Nose to the Grindstone, Sort Of

I was barking at my kids last night for leaving their homework until the tail end of their vacation, when I realized that I had done exactly the same thing. The Trunk and I have promised an article for the next issue of American Enterprise; the Trunk has done his part, of course, and now it’s up to me to finish it off. Naturally, I left the task to the last day of my own vacation. So I probably won’t be posting much today.
One quick note, though, on the subject (discussed by Deacon last night) of whether Europe has found a better way than the U.S. and thus represents the future. A basic question would be: which Europe? Larry Kudlow writes:

Tax cuts and other free market reforms are paying off in three central European economies slated to join the European Union on May 10, 2005. Stock indexes in the Czech Republic and Hungary are each up more than 50% in the past year. Poland is up 21%. The top twenty central European companies by market value are up 39%. In contrast, German and French stocks are up about 8%. The Polish economy is expected to grow 5% this year, while Old Europe growth is coming in les than 2%. Of course, EU bureaucrats want to stop New Europe from competing with lower tax rates. Sclertic Old Europe wants to harmonize at higher tax rates. New Europe understands political as well as economic freedom, and hopefully will fight Chirac and company on both counts.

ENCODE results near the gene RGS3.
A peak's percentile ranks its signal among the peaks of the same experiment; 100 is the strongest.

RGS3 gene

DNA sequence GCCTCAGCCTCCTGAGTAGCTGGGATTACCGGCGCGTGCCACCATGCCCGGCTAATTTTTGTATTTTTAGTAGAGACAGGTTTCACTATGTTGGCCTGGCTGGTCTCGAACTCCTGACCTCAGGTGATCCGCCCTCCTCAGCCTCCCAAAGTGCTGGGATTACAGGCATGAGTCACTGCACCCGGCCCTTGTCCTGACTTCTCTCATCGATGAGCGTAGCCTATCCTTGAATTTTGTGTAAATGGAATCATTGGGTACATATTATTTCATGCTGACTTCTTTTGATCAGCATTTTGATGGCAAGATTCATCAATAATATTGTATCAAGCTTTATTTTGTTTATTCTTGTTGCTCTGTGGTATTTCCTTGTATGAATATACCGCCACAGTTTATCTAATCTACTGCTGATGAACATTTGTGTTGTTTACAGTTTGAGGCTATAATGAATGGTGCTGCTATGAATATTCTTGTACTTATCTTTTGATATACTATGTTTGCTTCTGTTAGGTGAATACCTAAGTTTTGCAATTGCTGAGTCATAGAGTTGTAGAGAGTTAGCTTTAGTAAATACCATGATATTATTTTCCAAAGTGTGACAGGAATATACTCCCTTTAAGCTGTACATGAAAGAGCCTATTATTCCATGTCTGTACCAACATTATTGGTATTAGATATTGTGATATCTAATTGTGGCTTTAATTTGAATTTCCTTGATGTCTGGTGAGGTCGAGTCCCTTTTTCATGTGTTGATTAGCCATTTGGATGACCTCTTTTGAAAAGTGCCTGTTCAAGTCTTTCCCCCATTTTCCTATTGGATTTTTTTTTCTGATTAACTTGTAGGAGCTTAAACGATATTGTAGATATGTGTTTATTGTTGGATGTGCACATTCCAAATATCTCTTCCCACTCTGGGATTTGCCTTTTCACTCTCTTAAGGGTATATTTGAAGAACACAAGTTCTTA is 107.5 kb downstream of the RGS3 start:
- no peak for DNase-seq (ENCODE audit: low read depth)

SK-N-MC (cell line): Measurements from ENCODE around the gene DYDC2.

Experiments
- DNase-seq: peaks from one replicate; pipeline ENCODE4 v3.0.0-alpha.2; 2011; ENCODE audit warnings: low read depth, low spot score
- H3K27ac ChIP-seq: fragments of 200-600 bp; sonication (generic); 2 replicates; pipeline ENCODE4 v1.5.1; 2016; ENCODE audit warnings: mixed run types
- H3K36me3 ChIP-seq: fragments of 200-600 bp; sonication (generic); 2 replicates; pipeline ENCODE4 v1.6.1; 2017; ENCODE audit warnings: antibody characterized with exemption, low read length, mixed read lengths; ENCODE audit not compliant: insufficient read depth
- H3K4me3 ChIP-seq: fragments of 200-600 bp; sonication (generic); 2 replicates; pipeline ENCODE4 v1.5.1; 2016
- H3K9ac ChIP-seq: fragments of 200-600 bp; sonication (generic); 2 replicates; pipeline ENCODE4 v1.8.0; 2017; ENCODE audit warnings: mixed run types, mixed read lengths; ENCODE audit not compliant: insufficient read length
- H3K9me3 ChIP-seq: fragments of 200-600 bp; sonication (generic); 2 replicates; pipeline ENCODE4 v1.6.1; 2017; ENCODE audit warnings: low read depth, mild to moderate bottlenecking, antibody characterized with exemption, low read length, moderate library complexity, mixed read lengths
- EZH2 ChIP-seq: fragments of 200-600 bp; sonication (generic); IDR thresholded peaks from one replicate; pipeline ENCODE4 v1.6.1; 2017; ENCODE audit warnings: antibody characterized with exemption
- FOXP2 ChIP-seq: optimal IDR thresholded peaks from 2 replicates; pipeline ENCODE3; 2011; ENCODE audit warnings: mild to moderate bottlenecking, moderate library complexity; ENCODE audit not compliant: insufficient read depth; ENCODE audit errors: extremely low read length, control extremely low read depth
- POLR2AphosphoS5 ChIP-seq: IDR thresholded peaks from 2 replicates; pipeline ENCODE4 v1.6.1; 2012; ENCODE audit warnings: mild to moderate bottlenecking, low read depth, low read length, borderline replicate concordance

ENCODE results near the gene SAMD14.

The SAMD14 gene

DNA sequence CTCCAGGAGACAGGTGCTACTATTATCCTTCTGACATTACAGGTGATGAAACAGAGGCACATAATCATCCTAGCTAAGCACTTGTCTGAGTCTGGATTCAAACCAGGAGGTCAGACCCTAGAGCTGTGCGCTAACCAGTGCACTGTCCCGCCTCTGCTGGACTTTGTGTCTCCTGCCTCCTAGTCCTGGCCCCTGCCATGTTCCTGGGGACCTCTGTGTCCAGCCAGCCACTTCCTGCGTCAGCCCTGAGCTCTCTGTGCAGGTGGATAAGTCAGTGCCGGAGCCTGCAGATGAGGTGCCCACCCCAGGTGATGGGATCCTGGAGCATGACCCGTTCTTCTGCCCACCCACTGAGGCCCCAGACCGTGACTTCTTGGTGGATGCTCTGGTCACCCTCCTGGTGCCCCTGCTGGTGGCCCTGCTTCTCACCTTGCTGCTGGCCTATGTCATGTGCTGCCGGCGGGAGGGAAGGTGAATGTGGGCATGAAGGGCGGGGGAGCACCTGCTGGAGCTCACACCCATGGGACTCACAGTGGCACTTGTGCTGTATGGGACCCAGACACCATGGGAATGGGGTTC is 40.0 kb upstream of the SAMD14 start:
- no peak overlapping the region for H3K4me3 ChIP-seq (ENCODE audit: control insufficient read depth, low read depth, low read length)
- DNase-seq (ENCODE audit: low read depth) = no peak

Somehow, though, I don’t think the European triumphalists are talking about Poland.

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